About The Book
In a metropolis where customs are paramount, humanity essential the evil eye feared and showing off considered distasteful, how do people navigate the streams of tradition and modernity? How does the self form a lasting equation with the city? Some do it with ease, some with effort, but they all have a special love for the city – for a tradition they find organic and lived, for the co-existence of various religions; for the distinct sense of community and neighbourhoods; for the spacious inner life.
In Madras, Chennai and the Self: Conversations with the city, Tulsi Badrinath creates a layered image of Chennai by sifting through her memories, and by narrating the stories of those who call it home – the current Prince of Arcot, Dalit writer and activist P Sivakami, superstar Vikaram and karate-expert K Seshadri, among others.
In their words come alive key aspects of the city – the fine beaches along the Bay of Bengal, Fort St. George, coconut and mango trees, jasmine stalls, cricket fever, classical music and dance, the twin temptations of idli and dosai, temple crowds and radical twin temptations of idli and dosai, temple crowds and radical political movements.
About The Author
Born in 1967 in Madras, Tulsi Badritnath has a Bachelor’s degree in English Literature form Stella Maris College and an MBA from Ohio University, Athens four long, dreary years in a multinational bank, Tulsi quit her job to pursue her passion for writing and dance.
Her birthplace is also her chosen home. The city has always been central to Tulsi’s work – Madras, Chennai and the Self: Conversations with the City in her fourth book on the subject, adding substantially to the Madras body of work that includes two novels, Meeting Lives and Man of A Thousand Chances, both novels, Meeting Lives and Man of A Thousand Chances, both longisted for the Man Asian Literary Prize, and one of narrative non-fiction, Master of Arts, A Life in Dance.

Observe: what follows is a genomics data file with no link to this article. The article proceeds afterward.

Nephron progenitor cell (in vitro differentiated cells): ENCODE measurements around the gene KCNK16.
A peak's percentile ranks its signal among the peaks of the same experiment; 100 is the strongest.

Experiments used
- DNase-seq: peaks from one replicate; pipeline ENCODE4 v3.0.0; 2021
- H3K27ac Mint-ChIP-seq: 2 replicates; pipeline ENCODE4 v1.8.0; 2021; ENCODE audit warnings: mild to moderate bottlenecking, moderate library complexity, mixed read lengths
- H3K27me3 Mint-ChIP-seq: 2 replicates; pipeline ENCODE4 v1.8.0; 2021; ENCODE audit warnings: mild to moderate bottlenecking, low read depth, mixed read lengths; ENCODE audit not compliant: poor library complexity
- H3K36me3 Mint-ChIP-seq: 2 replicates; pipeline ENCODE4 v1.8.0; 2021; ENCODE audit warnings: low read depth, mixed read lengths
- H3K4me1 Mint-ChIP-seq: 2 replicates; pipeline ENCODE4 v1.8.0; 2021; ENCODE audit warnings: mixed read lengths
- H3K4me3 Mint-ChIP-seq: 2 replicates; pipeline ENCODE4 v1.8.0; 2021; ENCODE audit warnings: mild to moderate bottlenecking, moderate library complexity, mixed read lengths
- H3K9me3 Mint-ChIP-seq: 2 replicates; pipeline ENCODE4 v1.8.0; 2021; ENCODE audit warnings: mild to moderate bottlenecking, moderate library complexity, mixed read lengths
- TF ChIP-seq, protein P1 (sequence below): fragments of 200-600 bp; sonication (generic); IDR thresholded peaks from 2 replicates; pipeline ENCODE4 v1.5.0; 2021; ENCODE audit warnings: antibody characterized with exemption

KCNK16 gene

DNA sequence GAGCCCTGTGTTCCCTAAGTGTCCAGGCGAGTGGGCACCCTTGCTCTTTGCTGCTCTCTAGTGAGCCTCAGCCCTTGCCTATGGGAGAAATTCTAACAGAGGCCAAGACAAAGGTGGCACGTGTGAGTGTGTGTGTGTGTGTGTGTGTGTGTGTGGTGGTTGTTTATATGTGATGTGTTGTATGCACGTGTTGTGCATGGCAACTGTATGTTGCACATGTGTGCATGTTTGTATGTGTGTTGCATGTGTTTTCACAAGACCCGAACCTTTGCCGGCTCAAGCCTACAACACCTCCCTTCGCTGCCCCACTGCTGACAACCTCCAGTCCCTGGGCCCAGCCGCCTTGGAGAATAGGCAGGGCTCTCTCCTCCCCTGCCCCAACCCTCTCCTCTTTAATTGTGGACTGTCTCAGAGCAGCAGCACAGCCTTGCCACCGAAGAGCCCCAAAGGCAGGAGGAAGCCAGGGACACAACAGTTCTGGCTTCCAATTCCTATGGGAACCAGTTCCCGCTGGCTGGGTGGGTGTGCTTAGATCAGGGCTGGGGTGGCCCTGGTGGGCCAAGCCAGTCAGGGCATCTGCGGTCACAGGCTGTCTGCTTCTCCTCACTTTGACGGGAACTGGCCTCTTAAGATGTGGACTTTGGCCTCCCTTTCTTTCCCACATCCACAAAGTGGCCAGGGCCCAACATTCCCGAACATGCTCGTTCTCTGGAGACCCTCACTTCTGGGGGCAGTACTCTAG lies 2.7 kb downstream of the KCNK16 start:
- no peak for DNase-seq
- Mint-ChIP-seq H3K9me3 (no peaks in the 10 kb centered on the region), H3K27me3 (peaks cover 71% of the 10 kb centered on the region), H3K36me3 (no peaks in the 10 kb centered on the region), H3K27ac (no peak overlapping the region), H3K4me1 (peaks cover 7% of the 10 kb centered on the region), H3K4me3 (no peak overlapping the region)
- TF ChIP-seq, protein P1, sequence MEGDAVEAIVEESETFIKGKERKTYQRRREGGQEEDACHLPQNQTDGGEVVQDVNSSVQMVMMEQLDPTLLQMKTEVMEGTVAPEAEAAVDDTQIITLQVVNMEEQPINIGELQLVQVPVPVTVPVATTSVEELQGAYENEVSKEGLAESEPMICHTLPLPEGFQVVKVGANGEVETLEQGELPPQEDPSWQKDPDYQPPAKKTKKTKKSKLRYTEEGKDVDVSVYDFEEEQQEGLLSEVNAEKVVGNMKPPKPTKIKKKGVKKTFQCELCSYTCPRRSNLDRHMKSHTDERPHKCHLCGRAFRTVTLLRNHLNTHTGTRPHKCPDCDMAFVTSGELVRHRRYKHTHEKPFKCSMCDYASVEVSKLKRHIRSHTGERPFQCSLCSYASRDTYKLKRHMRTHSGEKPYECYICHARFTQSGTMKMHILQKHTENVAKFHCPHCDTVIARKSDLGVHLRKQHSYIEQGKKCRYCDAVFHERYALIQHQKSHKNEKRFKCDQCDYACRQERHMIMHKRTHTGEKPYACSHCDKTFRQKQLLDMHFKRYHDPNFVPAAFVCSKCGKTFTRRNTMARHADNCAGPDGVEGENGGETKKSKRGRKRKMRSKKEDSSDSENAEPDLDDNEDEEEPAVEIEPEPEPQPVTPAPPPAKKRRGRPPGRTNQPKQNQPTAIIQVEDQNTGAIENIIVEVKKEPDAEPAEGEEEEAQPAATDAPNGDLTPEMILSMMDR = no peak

Her poems, articles, reviews and short stories have appeared in India Today, The Week, the Hindu, New Indian Express, Deccan Herald and Namaste among others.
Tulsi was trained in Bharatantyam from the age of eight by the Dhananjayans , and has performed solo widely, in India and abroad.
One of my earliest memories of Madras is of oil lamps radiant in the dusk, just outside the compound of our house.
There, on the other side of the hedge, visible during the day and worshipped at night, were several anthills, long cones of mud with snake burrows underground. In the evening, passers-by lit oil lamps, poured milk and left eggs at the shrine of the snake gods. Warm flames flickered at dusk, rendering alive the primordial mounds adorned with red kumkum and red hibiscus flowers. When it turned dark, the golden light wavered in the wind, conical shadows turned taller and there was a palpable sense of the snakes.
The anthills had sprung up recently, as also the shrine similar to other scattered throughout the city at the root of old trees in grows, r those by the road. At some point, my father, irked by the increasingly large, noisy gatherings just ouside our gate and the imminent possibility that they would encroach on public land and build a permanent shrine, or perhaps worried that there were indeed snakes so close to our home, ordered the hillocks to be razed. No one protested. The holes were filled up, and that evening there was only absence, the darkness, and thwarted, puzzled wayfarers who carried their offerings home.
This deep-rooted memory carries within in the sense of something enduring, beyond all the – dusk, the gesture of setting a wick alight, the basic sustenance from soil, veneration of forces larger than oneself, the juncture of night and day. Each passing year added layer upon layer of other similar memories a vertical connection between sky and earth as it were. In this city, there is a strong connection between the season and customs, between man and nature, linking the ‘new’ of the past to the ‘old’ of the present.